Well known San Diego Soccer Coach Mario Mrakovic gives us some feedback based on his 16-year coaching experience.
Diane Scavuzzo: What is your experience as a player?
Mario Mrakovic: I have been a part of FC Zagreb, Dinamo Zagreb, Tekstilac and the SD Sockers
Diane Scavuzzo: What team(s) are you currently coaching?
Mario Mrakovic: I am coaching the Surf BU7, BU8 and GU7 teams and run the Grassroots program/Youth Development, which includes players’ ages 4-8 years old. I also run SD Futsal.
Diane Scavuzzo: Who were the coaches you played under/coached with who shaped your style of coaching? What did they teach you?
Mario Mrakovic: My father was the most influential coach for me. He had a laid back style with me and always wanted me to figure things out on my own. He never over-coached me. He taught me to understand the game and understand how the other players think and to use it to my advantage.
Diane Scavuzzo: What is your style of coaching?
Mario Mrakovic: My style of coaching is teaching, not coaching. I have the kids learn soccer technique, rather than practice skills.
Diane Scavuzzo: Who are the players you are particularly proud of on or off the soccer field?
Mario Mrakovic: I am proud of the players that got cut by the coaches, players that nobody believed in, players that never got a fair chance, who bounce back stronger on the field through dedication and perseverance.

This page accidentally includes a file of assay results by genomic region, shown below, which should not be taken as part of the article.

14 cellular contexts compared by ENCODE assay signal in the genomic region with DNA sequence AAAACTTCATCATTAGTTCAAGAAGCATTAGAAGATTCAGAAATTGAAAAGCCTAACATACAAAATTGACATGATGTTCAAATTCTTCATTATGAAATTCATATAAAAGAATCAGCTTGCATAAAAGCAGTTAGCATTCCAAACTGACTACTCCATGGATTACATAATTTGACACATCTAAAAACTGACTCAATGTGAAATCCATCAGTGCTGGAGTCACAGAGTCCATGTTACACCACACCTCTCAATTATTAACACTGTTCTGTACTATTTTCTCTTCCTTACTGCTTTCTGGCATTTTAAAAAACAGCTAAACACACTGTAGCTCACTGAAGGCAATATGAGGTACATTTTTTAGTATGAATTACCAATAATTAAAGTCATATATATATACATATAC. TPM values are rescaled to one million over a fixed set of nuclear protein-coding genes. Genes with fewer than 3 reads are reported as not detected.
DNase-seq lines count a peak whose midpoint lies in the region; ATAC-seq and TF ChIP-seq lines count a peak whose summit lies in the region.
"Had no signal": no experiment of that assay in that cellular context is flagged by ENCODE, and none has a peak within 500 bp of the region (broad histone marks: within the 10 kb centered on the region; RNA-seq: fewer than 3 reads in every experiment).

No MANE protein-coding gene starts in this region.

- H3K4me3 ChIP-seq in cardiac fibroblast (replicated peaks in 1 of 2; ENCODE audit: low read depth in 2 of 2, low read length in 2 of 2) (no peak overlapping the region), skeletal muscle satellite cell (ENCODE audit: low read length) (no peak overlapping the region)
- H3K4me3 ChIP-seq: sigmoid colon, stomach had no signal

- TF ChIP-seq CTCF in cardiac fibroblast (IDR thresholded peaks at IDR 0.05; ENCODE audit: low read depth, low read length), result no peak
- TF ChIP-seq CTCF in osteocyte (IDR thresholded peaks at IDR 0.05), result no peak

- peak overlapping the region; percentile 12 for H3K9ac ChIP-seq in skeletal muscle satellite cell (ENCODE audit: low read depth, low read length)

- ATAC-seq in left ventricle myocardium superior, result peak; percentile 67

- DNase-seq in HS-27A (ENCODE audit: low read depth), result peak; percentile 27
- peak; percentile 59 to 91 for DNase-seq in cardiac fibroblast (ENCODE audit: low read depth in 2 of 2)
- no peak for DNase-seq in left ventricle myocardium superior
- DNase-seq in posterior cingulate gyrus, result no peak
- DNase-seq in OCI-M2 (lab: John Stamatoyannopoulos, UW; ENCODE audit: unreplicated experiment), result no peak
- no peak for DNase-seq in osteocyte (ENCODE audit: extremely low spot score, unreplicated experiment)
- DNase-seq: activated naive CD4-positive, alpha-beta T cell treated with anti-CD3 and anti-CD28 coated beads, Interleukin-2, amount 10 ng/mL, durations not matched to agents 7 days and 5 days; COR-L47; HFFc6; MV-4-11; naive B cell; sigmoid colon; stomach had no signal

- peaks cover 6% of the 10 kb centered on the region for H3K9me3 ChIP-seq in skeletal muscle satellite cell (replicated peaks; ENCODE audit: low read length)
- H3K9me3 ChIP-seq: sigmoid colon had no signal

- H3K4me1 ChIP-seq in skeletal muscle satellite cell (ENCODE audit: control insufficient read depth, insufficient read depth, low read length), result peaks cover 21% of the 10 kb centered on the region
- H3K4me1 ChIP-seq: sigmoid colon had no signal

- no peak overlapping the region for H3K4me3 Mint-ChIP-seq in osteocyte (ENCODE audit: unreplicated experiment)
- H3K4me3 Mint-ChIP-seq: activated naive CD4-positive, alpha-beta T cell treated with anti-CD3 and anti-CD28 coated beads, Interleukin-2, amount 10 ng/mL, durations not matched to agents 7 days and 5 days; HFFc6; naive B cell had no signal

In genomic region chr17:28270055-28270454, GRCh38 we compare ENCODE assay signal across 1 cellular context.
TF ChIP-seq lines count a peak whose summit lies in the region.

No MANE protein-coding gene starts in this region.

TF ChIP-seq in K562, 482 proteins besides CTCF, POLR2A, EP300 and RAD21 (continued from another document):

Diane Scavuzzo: What do you look for in a player?
Mario Mrakovic: Guts, heart and hard work mentality. I like players that smile, have positive energy and show passion.
Diane Scavuzzo: What advice would you give to any player looking to become a professional soccer player? What advice would you give to parents?
Mario Mrakovic: Find a technical soccer program that teaches you step-by-step all the things that the game entails. It is all about proper technical executions. Watch soccer as much as you can and pay attention to details. Find the best soccer teachers, clubs and camps to help you enhance your game. Spend as much time as possible with a ball.
Diane Scavuzzo: Your team is playing for the championship title and they are down by three at the half. What do you say in your halftime pep talk?
Mario Mrakovic: There is no doubt that we will come back to tie and win this game – one goal at the time.
Diane Scavuzzo: Who is your favorite professional soccer player?
Mario Mrakovic: This one is a no brainer – Lionel Messi.
Diane Scavuzzo: If you could, would you change anything about soccer what would it be?
Mario Mrakovic: All the coaches that train kids from the earliest stages to age 14 would need to pass a strict coaching test requiring them to be able to demonstrate themselves and the proper technical demands such as ball control, passing, dribbling, shooting, etc.
They would need to prove that they know to show properly the soccer technique to the kids. Only if they are able to do that, they would be given the younger age groups. Otherwise, they would need to coach/train only 15-year olds and older where the emphasis is more on tactics.
A coach with poor or no soccer technique should not be teaching soccer at early age, as much as school teacher with poor writing, reading and comprehension skills should not be teaching kids at early age either.